|Sorry about the annoying dates on all these photos...I used Tallualah's mini $20 camera.|
Had we just travelled two days to the wrong place?
|Me and Cy in the rain and hail|
There we were... 11 families, the youngest child just seven years old. At the top of the Havasupai Canyon loading our bags onto 22 mules for the six-hour descent to the camping ground. The skies opened. There was lashing wetting rain, crashing thunder and lightening - and hail the size of golf balls. My lip started wobbling...until I heard something that raised my spirits.
It was a group of Brits huddled together in rain ponchos and carrying enormous backpacks.
"This is nothing! Remember that time it rained two weeks straight in the Lake District?" Laughter and more cheery anecdotes.
"Luxury!!! What about the time it snowed for three weeks in Scotland and we stayed in that place that was colder than outside?" More delighted chortling.
The forecast had been rain but I was thinking warm Hawaiian drizzle. It was time to put on my Big Girl Pants. C'mon, I told myself, there's a seven year old girl doing this!
|Making way for the mule train, they don't stop for anyone|
|Ok we're here!|
|Camp all set up|
|Beaver (titter) Falls|
|Cy at the end of the Mooney Falls descent|
|Down through the tunnels of Mooney Falls|
|Beaver (titter again, doesn't get old) Falls|
|Fidel Jones, who cleans the toilets and does maintenance, gets us up dancing|
|After the hungry horse hit|
|Lazy-ass pretending to do stuff|
|Kevin doing a wee jump|
|Scary Hair Day at Red Rock|
At the end of a long day we reached the campground which was basic, clean and well maintained. Around us was a wonderland of falls of up to 120ft. The water was a Caribean blue-green - a result of the high calcium content. White sandy beaches, cottonwood trees and towering red rock canyon walls completed the surreal lush-moonscape.
I must be the most Un Kiwi person alive - the truth is I hate camping, there's the sweaty swishiness of sleeping bags, I don't mind the loos are long drops but they're 100 ft away...and if you're not doing something helpful, you feel like you should be.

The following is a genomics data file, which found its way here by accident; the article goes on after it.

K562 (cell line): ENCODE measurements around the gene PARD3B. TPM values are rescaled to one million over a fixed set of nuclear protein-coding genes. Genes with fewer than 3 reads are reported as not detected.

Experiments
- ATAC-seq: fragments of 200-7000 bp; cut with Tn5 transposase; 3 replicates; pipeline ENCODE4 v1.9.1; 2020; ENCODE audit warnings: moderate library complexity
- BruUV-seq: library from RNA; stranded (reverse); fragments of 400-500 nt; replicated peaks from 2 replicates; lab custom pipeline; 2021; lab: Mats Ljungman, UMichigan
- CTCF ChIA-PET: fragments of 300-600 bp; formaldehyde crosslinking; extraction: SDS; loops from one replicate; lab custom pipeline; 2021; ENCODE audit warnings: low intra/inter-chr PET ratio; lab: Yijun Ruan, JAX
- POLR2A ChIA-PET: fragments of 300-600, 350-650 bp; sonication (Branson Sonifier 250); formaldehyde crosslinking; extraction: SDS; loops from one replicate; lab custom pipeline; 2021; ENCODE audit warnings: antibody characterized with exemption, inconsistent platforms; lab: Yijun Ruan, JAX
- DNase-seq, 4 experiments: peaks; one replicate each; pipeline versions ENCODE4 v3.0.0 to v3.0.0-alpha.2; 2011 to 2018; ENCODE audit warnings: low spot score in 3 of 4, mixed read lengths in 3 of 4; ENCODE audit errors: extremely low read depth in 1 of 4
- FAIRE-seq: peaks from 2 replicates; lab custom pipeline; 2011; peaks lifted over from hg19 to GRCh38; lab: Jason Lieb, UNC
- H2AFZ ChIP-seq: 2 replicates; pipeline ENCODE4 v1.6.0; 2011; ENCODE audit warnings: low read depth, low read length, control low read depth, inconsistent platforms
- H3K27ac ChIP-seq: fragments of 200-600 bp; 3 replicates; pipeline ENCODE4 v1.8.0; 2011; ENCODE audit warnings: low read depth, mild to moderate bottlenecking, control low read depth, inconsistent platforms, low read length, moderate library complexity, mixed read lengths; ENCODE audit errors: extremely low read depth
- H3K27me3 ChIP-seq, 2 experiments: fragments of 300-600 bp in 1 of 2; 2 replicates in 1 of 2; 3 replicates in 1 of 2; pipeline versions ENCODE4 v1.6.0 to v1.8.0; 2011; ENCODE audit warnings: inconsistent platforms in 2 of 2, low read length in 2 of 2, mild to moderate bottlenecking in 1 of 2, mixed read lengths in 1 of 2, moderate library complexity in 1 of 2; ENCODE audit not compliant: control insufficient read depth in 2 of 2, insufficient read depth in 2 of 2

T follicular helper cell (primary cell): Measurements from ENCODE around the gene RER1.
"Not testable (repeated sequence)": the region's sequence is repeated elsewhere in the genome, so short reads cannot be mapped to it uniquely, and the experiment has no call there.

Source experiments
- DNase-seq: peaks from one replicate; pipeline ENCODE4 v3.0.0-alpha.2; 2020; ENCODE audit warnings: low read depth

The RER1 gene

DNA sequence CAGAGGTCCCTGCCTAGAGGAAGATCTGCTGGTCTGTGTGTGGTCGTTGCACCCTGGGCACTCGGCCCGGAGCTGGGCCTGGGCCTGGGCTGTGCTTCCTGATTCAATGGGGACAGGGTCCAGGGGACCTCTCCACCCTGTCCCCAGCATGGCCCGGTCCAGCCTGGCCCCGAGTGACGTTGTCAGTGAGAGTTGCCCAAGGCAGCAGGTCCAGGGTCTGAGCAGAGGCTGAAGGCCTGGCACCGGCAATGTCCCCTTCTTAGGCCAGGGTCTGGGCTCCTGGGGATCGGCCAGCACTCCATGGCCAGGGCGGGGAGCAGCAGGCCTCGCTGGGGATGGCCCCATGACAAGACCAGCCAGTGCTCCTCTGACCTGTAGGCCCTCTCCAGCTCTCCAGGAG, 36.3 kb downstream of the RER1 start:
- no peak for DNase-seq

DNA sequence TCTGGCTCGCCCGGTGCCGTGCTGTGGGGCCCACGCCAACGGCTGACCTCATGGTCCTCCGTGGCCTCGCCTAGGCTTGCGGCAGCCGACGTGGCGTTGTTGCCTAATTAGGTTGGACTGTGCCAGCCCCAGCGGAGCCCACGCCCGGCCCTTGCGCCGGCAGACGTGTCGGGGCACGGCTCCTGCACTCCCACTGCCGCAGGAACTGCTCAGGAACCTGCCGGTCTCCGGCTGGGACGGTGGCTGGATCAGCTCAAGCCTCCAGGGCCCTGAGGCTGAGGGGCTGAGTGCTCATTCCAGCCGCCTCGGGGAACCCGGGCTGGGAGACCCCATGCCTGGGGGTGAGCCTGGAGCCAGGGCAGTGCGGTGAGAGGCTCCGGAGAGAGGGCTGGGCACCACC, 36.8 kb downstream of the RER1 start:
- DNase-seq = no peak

The fun side of the "rustic" was that we woke to a strange stomping, turned out to be a naughty horse getting into our garbage and scrunching on all the fruit. We had two friendly dogs who sniffed us out too. No wonder: our meals included bacon and egg breakfasts, hot cocoa hand-made in El Salvador and cauliflower, garbonzo and five-spice chicken. We had bought so much that we left five large boxes of food for the villagers.
Did we feel any danger? We'd been warned that though alcohol and drugs were banned on the Supai Reservation, alcoholism and meth addition has led to violent crimes. Apparently tourists have rarely been affected by these crimes though, with the one tragic exception of a Japanese women who was brutally stabbed in 2007.
We found the campground staff helpful and friendly. Fidel Jones, who cleaned the toilets fashioned a make-shift drum from cleaning supplies (a cleaning bucket and sponge) and taught us traditional songs and dances.
To be honest, my biggest worry was how I was going to get down Mooney Falls, a slippery, sheer 120ft cliff with only chains to hold on to. One slip was certain injury and possible death. I still can't believe we all did it. Again I was spurred on by the thought that a teeny seven-year-old girl was climbing down without complaint.
As we tramped out of the Canyon on the last day, I mused that usually in any group situation there emerges one annoying person who unites the rest. In our seven days together that annoying person never emerged. Until I realised. Oh heck, it might have been me...
If you go from the East Bay: Two days of nothingness. Drive in a straight line for four hours to Bakersfield ( DoubleTree Inn is a good option) Next day turn left and drive six-eight hours to Haulapai Lodge in Peach Springs, an hour from the trailhead.
If you go from elsewhere: Fly into Las Vegas and drive three hours to the top of the Canyon. On the way is Skywalk, a see-though circular walk out over the Canyon. You can't miss the turnoff, there's a place offering the chance to shoot automatic machine guns(!) The Hoover Dam is on your way too.
Outrage and sadness this week. And deep admiration for those who are reaching out selflessly to help others. Boston.